Manolo says, it is Tuesday, time to see what the Manolo is….
This article in the Slate magazine, by Ron Rosenbaum, it sent the Manolo back to the Nabokov to reread the poetry of Pale Fire. And now, the Manolo cannot but agree that the” John Shade” poem “Pale Fire” is the superior work of poetry, something that should be regarded as one of the greater works of post-war versifying.
But, even before this reevaluation, the Manolo had always considered the opening stanza of “Pale Fire” to be among his favorites.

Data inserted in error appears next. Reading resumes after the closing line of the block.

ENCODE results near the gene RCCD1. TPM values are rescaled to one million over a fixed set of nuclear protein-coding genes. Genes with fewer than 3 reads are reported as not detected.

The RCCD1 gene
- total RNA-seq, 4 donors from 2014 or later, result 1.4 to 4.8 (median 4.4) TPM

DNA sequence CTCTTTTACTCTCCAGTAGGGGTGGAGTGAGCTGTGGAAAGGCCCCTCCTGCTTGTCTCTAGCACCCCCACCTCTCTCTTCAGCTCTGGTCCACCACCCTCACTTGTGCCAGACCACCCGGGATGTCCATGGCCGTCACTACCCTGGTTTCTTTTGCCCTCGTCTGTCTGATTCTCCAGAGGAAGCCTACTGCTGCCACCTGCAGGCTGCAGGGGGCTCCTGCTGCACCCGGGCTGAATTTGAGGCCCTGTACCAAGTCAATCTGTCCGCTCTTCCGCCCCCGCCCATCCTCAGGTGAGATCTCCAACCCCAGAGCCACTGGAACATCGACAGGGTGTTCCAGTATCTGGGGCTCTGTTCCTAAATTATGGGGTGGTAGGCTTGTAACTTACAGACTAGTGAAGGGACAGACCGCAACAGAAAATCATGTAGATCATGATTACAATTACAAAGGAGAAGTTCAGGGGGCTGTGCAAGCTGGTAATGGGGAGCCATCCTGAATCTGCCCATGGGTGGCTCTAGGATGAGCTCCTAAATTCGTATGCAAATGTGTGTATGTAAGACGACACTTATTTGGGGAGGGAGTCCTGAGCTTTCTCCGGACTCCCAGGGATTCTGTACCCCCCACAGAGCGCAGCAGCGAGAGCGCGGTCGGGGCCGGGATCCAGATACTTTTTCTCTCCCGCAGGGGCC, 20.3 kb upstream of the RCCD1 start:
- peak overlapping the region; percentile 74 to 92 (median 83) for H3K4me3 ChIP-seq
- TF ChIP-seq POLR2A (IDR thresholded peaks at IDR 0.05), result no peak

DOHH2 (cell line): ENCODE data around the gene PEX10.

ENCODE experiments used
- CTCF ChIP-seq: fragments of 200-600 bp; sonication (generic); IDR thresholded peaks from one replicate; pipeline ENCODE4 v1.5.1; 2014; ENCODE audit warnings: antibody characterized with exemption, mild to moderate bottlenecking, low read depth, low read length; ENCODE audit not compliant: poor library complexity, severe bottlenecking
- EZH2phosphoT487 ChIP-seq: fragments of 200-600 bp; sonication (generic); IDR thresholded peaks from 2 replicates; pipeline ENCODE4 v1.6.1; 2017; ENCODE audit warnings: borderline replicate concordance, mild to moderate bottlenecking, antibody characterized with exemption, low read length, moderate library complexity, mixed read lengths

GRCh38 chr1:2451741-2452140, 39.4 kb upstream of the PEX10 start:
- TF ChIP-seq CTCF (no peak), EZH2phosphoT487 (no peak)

I was the shadow of the waxwing slain
By the false azure in the windowpane;
I was the smudge of ashen fluff — and I
Lived on, flew on, in the reflected sky.
And from the inside, too, I’d duplicate
Myself, my lamp, an apple on a plate:
Uncurtaining the night, I’d let dark glass
Hang all the furniture above the grass,
And how delightful when a fall of snow
Covered my glimpse of lawn and reached up so
As to make chair and bed exactly stand
Upon that snow, out in that crystal land!
And, likewise, It is that shockingly ridiculous juxtaposition between the beauty of John Shade’s poetry and the prosaic lunacy of Charles Kinbote’s commentary that never fails to make the Manolo laugh.
Without doubt, this book is the work of genius.